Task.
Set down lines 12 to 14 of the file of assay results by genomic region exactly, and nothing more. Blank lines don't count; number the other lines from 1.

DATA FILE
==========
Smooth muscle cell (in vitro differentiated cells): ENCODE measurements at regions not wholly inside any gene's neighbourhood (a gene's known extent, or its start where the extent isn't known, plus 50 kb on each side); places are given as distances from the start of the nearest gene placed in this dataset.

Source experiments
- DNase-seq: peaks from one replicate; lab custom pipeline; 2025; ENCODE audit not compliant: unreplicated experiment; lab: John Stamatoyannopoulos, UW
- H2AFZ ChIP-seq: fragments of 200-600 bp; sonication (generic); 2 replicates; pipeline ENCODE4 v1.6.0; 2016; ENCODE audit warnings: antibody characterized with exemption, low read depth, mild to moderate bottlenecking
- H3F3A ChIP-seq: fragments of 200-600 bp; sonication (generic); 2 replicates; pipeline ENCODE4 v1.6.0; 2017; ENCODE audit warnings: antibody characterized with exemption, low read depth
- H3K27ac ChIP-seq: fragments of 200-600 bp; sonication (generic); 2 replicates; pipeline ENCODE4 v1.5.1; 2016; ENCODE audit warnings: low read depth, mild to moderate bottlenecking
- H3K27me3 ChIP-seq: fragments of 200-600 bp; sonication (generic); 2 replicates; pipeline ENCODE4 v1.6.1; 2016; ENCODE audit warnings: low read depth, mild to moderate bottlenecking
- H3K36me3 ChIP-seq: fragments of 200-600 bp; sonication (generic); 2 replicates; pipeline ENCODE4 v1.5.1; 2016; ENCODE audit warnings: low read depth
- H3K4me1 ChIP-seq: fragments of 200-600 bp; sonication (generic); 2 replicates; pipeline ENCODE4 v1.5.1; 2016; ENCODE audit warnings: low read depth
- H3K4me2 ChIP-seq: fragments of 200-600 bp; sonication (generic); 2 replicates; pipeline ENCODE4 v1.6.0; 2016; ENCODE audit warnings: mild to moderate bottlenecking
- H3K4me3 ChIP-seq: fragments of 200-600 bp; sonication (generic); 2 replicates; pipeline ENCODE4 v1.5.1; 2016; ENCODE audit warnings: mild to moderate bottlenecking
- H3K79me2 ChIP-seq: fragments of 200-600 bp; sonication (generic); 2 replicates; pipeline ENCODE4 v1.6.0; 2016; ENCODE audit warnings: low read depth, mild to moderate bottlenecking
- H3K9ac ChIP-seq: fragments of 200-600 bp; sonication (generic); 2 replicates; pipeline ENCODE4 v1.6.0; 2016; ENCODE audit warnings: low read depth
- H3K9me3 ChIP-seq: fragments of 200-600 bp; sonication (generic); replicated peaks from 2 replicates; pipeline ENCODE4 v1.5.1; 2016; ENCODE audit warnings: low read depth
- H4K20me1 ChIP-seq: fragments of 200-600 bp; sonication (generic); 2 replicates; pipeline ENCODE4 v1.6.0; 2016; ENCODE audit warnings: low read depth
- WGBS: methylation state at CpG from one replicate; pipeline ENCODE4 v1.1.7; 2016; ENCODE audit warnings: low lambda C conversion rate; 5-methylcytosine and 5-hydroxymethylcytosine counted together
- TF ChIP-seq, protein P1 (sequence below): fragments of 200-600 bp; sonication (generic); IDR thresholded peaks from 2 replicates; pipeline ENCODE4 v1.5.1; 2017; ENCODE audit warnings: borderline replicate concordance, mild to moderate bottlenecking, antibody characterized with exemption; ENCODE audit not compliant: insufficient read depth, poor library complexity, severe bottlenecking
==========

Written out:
- H3K79me2 ChIP-seq: fragments of 200-600 bp; sonication (generic); 2 replicates; pipeline ENCODE4 v1.6.0; 2016; ENCODE audit warnings: low read depth, mild to moderate bottlenecking
- H3K9ac ChIP-seq: fragments of 200-600 bp; sonication (generic); 2 replicates; pipeline ENCODE4 v1.6.0; 2016; ENCODE audit warnings: low read depth
- H3K9me3 ChIP-seq: fragments of 200-600 bp; sonication (generic); replicated peaks from 2 replicates; pipeline ENCODE4 v1.5.1; 2016; ENCODE audit warnings: low read depth